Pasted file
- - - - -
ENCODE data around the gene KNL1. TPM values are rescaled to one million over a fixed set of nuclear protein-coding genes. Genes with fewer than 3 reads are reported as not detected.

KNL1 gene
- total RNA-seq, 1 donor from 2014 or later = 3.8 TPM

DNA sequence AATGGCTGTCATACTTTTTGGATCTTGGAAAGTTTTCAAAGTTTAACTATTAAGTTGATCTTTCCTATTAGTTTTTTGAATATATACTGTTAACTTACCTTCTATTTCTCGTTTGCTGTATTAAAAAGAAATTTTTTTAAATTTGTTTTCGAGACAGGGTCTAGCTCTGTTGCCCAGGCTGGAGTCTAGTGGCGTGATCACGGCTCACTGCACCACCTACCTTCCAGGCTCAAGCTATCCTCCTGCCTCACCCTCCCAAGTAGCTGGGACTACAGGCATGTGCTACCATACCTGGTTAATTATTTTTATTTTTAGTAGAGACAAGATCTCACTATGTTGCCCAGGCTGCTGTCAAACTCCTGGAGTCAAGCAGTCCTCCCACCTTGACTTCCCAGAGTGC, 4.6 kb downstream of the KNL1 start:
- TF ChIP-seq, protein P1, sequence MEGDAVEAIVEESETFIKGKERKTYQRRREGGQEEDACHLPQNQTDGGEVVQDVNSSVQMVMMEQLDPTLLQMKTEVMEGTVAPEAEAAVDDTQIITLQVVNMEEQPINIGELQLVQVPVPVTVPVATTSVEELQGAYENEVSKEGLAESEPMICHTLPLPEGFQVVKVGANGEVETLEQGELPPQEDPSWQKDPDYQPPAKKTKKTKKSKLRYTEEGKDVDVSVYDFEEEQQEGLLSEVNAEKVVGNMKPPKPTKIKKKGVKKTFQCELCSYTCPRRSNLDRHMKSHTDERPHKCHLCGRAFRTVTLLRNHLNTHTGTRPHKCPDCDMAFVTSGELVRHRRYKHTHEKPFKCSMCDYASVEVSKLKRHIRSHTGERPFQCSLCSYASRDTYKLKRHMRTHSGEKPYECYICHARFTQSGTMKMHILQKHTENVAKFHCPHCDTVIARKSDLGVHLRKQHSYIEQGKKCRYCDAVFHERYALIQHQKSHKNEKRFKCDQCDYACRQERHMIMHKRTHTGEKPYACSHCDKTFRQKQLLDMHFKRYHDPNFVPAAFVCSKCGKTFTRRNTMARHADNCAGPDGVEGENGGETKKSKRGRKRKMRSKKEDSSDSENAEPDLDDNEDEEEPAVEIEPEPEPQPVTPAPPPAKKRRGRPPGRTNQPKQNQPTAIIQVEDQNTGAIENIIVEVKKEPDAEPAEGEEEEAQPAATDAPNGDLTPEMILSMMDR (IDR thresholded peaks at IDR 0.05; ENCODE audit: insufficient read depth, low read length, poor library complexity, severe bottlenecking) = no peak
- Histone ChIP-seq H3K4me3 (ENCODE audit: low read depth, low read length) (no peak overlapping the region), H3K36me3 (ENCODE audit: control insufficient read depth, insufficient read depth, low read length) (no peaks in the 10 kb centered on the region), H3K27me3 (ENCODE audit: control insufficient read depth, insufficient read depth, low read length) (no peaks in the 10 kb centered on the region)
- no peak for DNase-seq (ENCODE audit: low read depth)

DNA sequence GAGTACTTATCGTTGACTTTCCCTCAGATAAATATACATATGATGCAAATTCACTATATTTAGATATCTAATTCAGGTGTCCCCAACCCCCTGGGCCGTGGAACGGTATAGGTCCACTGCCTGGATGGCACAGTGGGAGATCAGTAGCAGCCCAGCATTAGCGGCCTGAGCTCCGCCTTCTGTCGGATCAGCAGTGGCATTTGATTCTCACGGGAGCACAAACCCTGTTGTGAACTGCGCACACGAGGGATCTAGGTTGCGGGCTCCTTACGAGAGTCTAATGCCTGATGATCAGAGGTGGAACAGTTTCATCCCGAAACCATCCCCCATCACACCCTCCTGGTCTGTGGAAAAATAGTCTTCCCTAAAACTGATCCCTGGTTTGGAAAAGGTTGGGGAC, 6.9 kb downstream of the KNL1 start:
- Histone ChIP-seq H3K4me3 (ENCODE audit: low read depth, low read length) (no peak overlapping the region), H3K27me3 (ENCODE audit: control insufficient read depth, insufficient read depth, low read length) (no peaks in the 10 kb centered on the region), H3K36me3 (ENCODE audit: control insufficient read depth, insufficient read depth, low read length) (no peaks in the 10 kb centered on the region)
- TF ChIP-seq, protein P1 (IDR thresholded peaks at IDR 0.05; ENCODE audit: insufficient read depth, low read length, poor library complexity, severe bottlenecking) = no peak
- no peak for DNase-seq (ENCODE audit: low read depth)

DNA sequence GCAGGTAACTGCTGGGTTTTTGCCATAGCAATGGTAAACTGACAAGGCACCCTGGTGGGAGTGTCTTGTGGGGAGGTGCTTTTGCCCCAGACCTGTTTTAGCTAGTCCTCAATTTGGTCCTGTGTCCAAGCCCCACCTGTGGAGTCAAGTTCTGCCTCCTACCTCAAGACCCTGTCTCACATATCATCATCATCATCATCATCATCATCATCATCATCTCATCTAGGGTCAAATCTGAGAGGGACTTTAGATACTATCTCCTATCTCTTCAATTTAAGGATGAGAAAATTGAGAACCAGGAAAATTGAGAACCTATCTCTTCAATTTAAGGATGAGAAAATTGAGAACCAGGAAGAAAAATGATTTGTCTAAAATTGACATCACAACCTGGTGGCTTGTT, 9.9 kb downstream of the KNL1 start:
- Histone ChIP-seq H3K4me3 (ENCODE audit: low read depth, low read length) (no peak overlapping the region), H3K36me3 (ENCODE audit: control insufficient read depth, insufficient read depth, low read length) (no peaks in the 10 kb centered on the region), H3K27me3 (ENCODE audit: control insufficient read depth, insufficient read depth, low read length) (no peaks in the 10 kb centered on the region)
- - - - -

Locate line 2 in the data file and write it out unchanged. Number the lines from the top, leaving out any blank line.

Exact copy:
KNL1 gene